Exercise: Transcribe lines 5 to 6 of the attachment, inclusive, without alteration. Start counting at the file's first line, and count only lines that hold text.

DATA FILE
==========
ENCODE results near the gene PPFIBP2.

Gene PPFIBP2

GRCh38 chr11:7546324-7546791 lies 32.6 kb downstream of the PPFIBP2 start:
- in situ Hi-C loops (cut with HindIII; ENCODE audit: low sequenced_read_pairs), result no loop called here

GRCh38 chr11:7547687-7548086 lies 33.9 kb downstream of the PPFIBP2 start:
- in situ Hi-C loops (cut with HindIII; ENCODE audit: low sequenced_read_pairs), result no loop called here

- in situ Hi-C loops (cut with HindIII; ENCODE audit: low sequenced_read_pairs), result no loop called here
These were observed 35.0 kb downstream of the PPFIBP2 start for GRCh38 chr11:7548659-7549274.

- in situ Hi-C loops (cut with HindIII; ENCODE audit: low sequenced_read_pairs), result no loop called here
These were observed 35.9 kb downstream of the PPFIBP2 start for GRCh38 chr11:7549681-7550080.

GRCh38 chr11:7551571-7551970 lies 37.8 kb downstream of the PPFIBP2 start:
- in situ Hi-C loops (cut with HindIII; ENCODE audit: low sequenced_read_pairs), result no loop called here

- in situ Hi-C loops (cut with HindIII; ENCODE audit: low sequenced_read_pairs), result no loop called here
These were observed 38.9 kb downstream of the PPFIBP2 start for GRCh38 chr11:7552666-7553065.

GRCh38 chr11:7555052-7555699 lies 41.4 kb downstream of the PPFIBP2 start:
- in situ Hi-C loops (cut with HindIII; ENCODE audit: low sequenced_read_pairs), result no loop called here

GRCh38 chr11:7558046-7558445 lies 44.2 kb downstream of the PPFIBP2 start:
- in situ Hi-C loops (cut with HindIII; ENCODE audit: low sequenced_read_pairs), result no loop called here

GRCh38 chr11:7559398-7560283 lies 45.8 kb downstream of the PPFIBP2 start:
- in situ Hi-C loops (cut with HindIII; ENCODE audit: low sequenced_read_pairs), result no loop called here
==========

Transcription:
GRCh38 chr11:7547687-7548086 lies 33.9 kb downstream of the PPFIBP2 start:
- in situ Hi-C loops (cut with HindIII; ENCODE audit: low sequenced_read_pairs), result no loop called here